New bicycle hub supports commutes to Bloomington campus

Indiana University Bloomington is now home to a new facility for long-term bicycle parking that's intended to make commuting to campus on two wheels more convenient for faculty, staff and students.

A bike hangs on a vertically mounted bike rackView print quality image
The idea for the new Ballantine Bike Hub came from the 2015 Indiana University Bicycle Master Plan. Photo by Jordan Morning, Auxiliary Business Services

More than 100 bicycle racks are available on a first-come, first-served basis. While the majority of the racks are vertical, about 10 horizontal racks on the floor are reserved for larger cargo and recumbent bikes, or for people who are unable to lift their bikes to a vertical position.

Current students, faculty and staff can access the Ballantine Bike Hub at any time using their CrimsonCard.

"The bike hub will provide bicycle commuters the peace of mind that their bike will stay dry and that it will still be there whenever they are ready to ride home," said Anna Dragovich, IU Bloomington's transportation demand management coordinator and bicycle manager.

Users are encouraged to lock their bike at all times with heavy U-locks through the frame and both tires for maximum security, she added.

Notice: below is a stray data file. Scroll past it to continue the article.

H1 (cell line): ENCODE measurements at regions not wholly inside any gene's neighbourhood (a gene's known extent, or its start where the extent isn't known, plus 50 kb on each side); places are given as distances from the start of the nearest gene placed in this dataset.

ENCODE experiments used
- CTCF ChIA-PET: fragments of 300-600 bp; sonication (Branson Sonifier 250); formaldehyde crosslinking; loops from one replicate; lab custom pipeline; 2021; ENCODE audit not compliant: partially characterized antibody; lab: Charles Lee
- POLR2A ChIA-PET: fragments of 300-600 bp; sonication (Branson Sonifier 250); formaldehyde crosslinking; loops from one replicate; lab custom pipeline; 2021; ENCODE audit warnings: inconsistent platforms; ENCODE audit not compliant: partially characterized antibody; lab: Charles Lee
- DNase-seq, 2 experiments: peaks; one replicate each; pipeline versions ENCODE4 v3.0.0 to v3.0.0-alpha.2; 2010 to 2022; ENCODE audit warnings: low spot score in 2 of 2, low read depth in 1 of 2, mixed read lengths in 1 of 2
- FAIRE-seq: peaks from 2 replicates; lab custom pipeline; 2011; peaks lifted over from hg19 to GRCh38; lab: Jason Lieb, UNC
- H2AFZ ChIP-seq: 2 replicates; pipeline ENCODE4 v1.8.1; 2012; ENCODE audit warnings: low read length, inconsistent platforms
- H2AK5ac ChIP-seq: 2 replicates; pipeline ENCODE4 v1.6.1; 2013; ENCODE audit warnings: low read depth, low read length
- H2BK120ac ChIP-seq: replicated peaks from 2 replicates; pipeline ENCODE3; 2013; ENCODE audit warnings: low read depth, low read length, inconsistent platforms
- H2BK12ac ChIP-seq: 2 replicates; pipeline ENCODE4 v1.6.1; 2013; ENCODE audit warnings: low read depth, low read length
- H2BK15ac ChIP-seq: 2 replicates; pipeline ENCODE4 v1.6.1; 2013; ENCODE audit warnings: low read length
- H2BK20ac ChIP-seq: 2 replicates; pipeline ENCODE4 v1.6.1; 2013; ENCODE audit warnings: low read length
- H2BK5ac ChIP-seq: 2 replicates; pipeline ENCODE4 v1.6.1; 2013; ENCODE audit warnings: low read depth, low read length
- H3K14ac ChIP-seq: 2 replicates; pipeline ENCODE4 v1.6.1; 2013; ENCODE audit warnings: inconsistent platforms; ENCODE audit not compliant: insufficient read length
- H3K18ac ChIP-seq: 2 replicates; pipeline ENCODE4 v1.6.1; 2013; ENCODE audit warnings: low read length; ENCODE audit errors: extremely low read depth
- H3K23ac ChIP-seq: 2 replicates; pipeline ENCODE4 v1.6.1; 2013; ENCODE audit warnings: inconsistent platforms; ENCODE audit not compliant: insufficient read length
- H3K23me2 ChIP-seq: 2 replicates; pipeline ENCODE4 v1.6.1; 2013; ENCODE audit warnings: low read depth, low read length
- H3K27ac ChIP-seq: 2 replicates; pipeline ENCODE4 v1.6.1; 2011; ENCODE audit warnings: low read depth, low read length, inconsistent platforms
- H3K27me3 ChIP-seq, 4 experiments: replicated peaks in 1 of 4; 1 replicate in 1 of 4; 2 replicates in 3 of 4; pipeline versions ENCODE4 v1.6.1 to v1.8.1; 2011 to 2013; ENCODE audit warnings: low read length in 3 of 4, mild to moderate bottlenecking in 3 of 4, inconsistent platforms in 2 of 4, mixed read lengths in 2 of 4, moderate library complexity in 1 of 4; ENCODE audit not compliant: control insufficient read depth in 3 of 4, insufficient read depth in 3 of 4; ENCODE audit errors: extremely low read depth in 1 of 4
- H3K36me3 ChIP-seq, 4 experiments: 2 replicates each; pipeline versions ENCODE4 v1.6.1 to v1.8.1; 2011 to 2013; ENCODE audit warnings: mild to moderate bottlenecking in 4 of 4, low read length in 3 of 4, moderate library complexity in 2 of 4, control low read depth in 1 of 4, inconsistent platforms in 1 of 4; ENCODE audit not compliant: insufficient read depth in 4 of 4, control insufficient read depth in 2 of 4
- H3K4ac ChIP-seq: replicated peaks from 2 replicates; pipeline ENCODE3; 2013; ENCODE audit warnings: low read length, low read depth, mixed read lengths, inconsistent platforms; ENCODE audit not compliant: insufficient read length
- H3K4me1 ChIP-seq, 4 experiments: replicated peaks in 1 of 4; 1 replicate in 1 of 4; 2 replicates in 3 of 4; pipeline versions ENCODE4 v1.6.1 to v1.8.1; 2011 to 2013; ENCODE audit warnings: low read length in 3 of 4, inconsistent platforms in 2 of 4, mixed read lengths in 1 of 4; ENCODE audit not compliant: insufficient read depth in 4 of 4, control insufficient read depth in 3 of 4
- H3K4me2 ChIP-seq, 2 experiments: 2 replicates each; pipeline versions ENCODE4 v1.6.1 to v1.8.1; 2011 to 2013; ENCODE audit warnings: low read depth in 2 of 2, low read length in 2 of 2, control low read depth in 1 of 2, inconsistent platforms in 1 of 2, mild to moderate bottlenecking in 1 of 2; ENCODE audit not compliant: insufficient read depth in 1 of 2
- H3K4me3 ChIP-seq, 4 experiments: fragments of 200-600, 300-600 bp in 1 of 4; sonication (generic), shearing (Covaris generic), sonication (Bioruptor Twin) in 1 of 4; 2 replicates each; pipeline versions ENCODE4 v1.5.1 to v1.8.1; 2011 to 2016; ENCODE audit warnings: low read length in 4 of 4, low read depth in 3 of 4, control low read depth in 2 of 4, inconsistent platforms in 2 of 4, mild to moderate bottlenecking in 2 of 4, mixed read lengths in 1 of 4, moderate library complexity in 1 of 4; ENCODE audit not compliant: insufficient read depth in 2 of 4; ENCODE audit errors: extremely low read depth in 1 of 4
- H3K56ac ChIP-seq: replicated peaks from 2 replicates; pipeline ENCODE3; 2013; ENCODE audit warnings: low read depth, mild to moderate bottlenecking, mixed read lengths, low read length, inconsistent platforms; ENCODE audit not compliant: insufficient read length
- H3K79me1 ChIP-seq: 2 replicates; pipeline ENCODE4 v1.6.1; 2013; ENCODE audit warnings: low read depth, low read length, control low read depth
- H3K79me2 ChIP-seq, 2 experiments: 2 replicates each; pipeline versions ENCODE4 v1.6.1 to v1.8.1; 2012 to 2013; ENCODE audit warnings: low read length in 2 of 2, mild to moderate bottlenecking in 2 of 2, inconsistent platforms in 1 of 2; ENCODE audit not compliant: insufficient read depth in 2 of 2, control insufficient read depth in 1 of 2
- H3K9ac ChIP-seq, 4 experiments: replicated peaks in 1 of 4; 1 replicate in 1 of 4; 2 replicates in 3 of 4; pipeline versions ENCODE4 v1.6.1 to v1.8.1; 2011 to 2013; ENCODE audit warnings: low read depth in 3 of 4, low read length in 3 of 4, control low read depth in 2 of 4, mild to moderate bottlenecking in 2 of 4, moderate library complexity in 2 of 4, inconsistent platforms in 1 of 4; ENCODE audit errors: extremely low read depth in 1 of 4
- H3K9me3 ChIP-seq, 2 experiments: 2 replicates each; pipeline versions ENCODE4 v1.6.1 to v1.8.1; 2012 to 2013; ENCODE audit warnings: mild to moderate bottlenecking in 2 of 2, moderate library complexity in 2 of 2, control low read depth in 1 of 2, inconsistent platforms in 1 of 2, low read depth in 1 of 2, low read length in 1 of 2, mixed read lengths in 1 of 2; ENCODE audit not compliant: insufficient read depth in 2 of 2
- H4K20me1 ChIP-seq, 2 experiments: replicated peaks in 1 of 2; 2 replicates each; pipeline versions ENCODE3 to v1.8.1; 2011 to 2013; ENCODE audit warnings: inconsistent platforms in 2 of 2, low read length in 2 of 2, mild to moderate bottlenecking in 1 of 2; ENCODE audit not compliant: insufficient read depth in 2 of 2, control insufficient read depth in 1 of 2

The bike hub was first imagined as part of the 2015 Indiana University Bicycle Master Plan, which includes goals of enhancing the quality of life of IU students, faculty, staff and the larger university community, and strengthening the connections to the city.

IU Bloomington is a silver-rated Bicycle Friendly University by the League of American Bicyclists, Dragovich said, but the new hub is one of several recent bicycle projects that could push the campus to the gold level.

"This is a great opportunity for bicycling on campus because these types of facilities can open the door to more people making a commute by bike their first choice," Dragovich said of the new hub.

In the master plan, the hub's location by Ballantine Hall was described as "the logical nexus of daily student flow, and particularly for those who are, or will be, using bicycles."

Dragovich said the hub could be used for bicycle-related events in the future, such as maintenance classes, when such events are permitted again.

"The Ballantine Bike Hub has the potential to be a social nexus on campus by hosting maintenance nights or other events desired by the IU community," she added.

Before the opening of the new bike hub, the only similar facility was an interior bike room at the Cyberinfrastructure Building, which holds about 35 bikes. However, that is only for CIB employees, and it doesn't have repairs stations or a vending machine, Dragovich said.

The hub makes biking more convenient for those who want to reduce the local carbon footprint or get some exercise, she added.